Capitalizing on the success of Civil War-related artwork during the 1880s and 90s, the Chicago-based printmakers Louis Kurz and Alexander Allison published a series of 36 battle scenes commemorating famous engagements of the war. All displayed idealized, panoramic representations of the battles with statistics of the killed and wounded below each image. Kurz and Allison did not consult photography or Civil War historians when designing their prints, instead relying on Kurz’s own first-hand experience as a soldier during the conflict. They included historical inaccuracies and eschewed aesthetic realism to remain true to earlier, pre-photographic lithographic traditions, which preferred bold graphics, black outlines, and figures performing grand, exaggerated gestures.
This 1893 chromolithograph depicts the Third Battle of Winchester, fought on September 19, 1864. The Union victory here resulted in Federal forces under General Philip Sheridan gaining the upper hand over the Confederate army of General Jubal Early in the Shenandoah Valley. In the foreground of this print, Union and Confederate cavalries clash. At the center, a Union cavalryman raises his sabre over his head while his Confederate foe to his right take aim with a pistol. Behind them, rows of riflemen reinforced with cannons exchange fire across an open field at the bottom of a valley. A cloud of smoke from the Confederate artillery fire rolls down between the two armies. Below this smoke, the bodies of killed soldiers are scattered across the battlefield.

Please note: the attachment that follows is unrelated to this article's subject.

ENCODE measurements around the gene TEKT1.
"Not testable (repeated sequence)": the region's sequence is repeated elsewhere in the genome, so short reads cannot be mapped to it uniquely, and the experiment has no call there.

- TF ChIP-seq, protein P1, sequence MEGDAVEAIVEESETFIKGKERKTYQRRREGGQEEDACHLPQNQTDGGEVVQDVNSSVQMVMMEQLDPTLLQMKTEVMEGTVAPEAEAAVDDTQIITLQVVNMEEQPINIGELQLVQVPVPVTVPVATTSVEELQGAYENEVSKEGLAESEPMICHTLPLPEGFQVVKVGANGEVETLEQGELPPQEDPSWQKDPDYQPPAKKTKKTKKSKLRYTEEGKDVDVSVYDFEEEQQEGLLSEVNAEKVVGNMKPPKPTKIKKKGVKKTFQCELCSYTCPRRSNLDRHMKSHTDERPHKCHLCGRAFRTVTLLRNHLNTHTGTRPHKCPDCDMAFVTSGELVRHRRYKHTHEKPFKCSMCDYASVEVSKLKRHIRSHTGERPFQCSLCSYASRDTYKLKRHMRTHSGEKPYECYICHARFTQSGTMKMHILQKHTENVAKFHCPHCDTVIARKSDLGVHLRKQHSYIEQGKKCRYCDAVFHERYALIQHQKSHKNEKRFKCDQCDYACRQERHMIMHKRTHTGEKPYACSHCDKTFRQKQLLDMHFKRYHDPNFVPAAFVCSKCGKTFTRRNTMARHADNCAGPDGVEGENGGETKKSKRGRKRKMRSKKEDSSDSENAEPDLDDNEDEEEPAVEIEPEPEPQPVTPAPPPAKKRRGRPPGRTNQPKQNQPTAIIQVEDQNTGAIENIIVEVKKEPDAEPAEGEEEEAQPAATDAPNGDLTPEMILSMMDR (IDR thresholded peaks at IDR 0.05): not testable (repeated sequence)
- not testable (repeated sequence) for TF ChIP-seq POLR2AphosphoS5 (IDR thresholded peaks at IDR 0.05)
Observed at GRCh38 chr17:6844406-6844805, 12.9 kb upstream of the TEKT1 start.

Louis Kurz was a mural and scene painter before the Civil War, explaining the mural-like format of the images. His illustrations also appear to have been inspired by cycloramas, which were popular at the time, such as Paul Philippoteaux’s Gettysburg Cyclorama. Kurz was an Austrian immigrant who settled in Chicago during the 1850s, where he formed a partnership with Henry Seifert of Milwaukee. He later fought for the Union Army during the Civil War. After the conflict, he co-founded the Chicago Lithographic Company. When the company’s assets were destroyed during the Chicago Fire of 1871, Kurz started a new business with his partner, financial backer, and business manager, Alexander Allison.